Social Sanctions In Video Games

scarletletter.jpg With all the chatter about the Fall 360 dashboard update that's going to incorporate more "social networking" aspects a la Facebook et al, Leigh Alexander has some interesting thoughts up on her Sexy Videogameland blog (taking off from some proposals made by N'Gai Croal in Newsweek) on potential schemes for "social sanctions" via gamertag. This is still being driven by the BioShock dilemma that doesn't give you many options (harvest or save the Little Sisters?), but I'm not at all convinced that investing in-game experiences "with actual, long-term, lingering consequences" is going to add some deep and rich experience to gaming. Alexander doesn't sound terribly convinced, either:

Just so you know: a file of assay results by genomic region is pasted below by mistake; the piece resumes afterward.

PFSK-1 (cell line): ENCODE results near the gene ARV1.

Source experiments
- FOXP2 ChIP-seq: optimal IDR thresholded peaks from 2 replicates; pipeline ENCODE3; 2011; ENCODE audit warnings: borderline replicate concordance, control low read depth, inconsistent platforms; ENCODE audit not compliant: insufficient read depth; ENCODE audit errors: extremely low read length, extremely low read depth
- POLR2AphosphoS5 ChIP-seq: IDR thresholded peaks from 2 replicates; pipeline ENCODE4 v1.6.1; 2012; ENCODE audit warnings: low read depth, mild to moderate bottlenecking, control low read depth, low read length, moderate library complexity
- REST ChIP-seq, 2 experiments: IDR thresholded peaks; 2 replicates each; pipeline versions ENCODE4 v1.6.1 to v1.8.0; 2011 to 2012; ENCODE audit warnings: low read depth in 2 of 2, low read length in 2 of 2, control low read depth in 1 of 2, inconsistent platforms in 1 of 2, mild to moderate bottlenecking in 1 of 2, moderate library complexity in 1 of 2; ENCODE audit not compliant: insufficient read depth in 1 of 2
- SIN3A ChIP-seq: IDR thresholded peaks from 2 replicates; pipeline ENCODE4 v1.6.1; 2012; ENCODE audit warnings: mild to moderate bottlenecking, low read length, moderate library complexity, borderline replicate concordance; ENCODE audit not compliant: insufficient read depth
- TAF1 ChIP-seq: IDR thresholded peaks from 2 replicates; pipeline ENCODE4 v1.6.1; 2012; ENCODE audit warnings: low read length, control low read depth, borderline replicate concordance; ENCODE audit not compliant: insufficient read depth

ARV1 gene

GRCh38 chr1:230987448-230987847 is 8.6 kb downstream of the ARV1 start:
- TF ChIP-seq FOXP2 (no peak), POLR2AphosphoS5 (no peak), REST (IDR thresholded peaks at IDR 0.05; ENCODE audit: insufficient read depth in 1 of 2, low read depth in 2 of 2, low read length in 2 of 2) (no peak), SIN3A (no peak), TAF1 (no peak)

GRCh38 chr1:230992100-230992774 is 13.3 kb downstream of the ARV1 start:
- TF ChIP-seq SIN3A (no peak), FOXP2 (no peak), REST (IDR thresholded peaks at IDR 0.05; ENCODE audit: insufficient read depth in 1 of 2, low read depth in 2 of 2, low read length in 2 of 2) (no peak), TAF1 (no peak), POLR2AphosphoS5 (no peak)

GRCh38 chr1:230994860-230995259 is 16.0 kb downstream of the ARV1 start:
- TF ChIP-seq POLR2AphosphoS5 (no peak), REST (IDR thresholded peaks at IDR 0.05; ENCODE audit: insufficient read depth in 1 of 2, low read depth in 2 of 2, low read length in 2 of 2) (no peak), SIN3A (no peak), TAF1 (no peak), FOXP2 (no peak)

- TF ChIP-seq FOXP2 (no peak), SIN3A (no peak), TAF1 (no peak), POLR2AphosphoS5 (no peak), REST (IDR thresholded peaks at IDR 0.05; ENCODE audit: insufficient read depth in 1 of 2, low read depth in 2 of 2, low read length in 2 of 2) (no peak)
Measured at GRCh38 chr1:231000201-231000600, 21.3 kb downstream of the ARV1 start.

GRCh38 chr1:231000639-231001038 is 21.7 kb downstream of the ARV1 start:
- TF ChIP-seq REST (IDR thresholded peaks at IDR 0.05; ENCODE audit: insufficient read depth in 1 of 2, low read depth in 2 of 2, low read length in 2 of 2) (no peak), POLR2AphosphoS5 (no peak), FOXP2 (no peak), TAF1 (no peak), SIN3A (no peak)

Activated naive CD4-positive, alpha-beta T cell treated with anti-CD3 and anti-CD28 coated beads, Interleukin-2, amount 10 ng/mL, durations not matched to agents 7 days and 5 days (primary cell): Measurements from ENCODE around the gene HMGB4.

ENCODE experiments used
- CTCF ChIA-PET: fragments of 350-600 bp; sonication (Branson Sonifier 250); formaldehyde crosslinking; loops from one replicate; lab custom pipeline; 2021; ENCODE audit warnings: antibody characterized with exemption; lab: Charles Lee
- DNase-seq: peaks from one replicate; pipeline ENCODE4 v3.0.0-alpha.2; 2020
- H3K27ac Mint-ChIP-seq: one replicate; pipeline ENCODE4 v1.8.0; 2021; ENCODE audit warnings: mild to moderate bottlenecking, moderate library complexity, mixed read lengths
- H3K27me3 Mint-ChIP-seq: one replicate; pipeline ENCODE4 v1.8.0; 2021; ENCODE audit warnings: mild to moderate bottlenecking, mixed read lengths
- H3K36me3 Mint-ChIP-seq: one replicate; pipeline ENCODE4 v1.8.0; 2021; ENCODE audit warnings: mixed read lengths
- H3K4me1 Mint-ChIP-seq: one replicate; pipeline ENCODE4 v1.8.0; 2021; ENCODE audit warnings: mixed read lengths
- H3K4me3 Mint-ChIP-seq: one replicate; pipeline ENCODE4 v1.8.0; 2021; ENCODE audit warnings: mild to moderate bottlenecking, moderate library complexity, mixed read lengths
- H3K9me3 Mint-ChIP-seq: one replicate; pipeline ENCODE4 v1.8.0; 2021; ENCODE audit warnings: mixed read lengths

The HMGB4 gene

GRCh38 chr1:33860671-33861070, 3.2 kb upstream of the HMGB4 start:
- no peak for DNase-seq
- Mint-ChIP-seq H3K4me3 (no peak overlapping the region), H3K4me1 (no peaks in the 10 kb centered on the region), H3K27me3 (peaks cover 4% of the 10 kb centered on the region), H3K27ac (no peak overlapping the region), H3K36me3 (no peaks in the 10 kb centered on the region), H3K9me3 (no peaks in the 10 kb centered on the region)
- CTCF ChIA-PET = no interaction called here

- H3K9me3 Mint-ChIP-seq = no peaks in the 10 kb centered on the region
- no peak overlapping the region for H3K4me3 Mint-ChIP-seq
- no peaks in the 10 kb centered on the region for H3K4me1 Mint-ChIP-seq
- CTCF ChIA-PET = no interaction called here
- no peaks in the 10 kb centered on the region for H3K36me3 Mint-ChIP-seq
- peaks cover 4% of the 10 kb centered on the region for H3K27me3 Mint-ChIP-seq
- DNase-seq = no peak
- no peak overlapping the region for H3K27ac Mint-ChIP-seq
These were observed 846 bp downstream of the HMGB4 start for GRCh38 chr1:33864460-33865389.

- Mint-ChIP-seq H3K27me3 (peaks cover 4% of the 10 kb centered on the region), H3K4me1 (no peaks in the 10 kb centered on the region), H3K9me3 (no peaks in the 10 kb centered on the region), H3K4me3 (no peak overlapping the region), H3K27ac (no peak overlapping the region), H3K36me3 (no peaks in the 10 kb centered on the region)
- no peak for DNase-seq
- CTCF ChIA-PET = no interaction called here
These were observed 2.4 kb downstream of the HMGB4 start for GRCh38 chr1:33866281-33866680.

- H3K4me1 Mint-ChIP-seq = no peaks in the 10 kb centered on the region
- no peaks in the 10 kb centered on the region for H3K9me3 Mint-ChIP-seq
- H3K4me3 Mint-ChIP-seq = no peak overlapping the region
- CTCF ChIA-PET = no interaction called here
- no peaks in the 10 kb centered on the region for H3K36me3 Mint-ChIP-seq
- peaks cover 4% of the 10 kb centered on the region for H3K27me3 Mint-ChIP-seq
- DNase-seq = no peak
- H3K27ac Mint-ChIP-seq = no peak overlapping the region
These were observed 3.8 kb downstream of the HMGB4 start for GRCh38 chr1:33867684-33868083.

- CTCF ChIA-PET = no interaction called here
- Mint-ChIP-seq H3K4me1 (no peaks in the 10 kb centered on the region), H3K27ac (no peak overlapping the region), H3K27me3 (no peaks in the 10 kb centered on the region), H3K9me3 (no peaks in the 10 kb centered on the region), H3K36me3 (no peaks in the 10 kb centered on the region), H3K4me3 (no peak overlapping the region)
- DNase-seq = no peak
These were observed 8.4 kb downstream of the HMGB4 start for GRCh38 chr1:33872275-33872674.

Part of the fun, sometimes, in doing atrocious things in games is that it's fiction. The fact that it's fiction does not make it any less impactful to me. Another part of the fun for me, in video games, is that you can experiment with the boundaries of a world, push them, and if you leave a permanent mark, you can reset, try again. I'd hate if the fear of being caught in my private, solitary mess-around actually restrained me from playing around in a game. So to answer N'Gai's question -- yes, it would change how I played games, but I don't think for the better.

Croal's original piece is worth taking a gander at and raises some interesting questions of where our outward gaming personas might be telling people in a few years... Still, I don't think we should be linking in-game "personas" with real life - and I don't even have any murdered Little Sisters lurking in my gaming closet.

Social Sanction And Game Choice? [Sexy Videogameland]


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